I know you have heard the expression: Bandwagon fan. They jump on the bandwagon with a bunch of fans of a winning team. Generally, bandwagon fans are looked upon with contempt, but as I think about it, I am a bandwagon fan. When I was a little boy, I didn’t care at all about football. But when I was eight years old, the new Steeler head-coach, Chuck Noll drafted a defensive lineman named Joe Greene. Within two seasons the local team — the Steelers — were winning and I’ve been on the bandwagon ever since. It’s the same with the Penguins. I only watch hockey closely when they are winning. The Lemieux years were great years. I stayed up late and watched games alone in the parsonage in Bradford. And the Crosby era has been a great time. I didn’t watch much in the years in between. It’s the same with baseball. When I was in college there was this team called The Pirates. They won The World Series that year. My roommates and I watched in my apartment at the university. However, as a bandwagon fan, I’ve not watched baseball much since then.
If we are honest, we have to admit that in sports, there is it’s not a big deal to be a bandwagon fan. In fact, as the Penguins enter the playoffs in a few days, I invite you to cheer with those of us who have been cheering all season. Bandwagon fans are welcome.
On the other hand, when it comes to your faith, being a bandwagon fan is a bad thing. It’s actually not just bad, it’s terrible.
I was listening to a pastor of a large church a few weeks ago and he noted that since his church has become “successful” in the eyes of many, there are lots of people there just for that reason. The problem, as he saw it, was this: Now that God is blessing our church, there are people here every week who have no interest in Jesus, but are just interested in what’s going on. Some people, he said, are not here for Jesus — they are here for the atmosphere. There were a lot of bandwagon people at his church.
I think that happens often. Perhaps that’s one of the reasons that Christians are often seen as such hypocrites — because many are not into Jesus; they are into church. They are into the excitement, the relationships, or the familiarity. I wonder if A. W. Tozer was referring to these kinds of people when, decades ago, he said something like this: If the Holy Spirit was withdrawn from the church today, 95 percent of what we do would go on and no one would know the difference.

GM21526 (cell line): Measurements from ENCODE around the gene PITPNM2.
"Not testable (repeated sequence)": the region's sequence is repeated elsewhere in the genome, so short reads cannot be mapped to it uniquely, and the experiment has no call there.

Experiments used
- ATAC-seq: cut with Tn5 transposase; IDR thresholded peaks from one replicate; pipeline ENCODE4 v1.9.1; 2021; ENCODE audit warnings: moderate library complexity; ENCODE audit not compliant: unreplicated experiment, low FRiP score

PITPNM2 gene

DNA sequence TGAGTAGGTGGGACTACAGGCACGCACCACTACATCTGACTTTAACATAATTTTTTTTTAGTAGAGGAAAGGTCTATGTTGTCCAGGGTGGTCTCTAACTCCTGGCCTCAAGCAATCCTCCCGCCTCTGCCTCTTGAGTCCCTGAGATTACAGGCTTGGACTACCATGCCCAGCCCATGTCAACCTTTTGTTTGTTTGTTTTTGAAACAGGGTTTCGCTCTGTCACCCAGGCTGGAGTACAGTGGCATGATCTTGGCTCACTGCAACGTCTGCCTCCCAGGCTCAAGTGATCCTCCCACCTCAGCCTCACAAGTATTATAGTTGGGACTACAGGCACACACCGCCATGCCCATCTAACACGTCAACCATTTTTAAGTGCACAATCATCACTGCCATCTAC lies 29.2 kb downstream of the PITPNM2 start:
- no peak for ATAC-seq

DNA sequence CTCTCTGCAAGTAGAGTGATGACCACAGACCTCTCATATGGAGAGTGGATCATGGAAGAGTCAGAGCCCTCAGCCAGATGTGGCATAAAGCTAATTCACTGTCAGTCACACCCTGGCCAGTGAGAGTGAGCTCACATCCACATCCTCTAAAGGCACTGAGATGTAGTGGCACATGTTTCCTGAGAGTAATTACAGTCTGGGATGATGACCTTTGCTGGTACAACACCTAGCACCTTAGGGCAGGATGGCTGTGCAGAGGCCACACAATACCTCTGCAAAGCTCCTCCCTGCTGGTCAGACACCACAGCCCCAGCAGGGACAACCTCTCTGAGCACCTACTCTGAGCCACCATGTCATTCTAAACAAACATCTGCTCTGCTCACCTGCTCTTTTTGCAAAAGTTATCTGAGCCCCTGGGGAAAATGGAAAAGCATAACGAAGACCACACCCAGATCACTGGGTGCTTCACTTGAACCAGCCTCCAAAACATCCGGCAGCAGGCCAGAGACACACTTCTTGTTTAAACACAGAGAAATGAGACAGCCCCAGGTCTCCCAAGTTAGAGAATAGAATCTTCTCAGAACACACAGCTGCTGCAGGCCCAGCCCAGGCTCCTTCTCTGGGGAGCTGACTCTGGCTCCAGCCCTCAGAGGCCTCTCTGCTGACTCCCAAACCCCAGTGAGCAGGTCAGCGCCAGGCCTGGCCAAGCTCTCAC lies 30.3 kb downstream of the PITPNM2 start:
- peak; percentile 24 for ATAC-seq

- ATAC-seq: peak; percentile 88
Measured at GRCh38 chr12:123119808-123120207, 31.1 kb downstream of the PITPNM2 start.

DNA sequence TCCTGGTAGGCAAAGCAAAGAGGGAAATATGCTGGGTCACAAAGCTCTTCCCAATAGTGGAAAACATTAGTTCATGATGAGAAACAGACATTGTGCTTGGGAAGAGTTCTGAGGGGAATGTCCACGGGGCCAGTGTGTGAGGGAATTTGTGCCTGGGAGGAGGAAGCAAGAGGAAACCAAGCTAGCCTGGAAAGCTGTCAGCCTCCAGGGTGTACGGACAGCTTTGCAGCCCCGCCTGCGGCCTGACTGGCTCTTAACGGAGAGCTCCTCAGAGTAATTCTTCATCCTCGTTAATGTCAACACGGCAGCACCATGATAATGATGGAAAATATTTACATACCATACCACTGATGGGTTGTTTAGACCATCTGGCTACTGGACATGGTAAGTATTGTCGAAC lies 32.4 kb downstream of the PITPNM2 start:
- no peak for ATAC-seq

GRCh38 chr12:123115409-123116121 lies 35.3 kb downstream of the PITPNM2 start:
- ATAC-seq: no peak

In Matthew 26, Jesus — who knew everything — revealed something to his closest followers. He let them know that one of them was not genuine. One of them was going to behave in a manner that revealed his true heart. This person had been following Jesus around for three years and had never really bought into what Jesus was teaching. He saw Jesus’ popularity. He enjoyed the excitement — water into wine? Wow! He had his needs provided for through the ministry of Jesus. He was even the one who kept the money for the group — and he helped himself sometimes. But the reality was that he was a hypocrite. A phony. He was on the spiritual bandwagon — and when things fell apart, he would abandon ship.
This podcast notes that there are two kinds of followers of Jesus, identifies characteristics of a Judas-like follower, and helps us avoid being the kind of follower he was.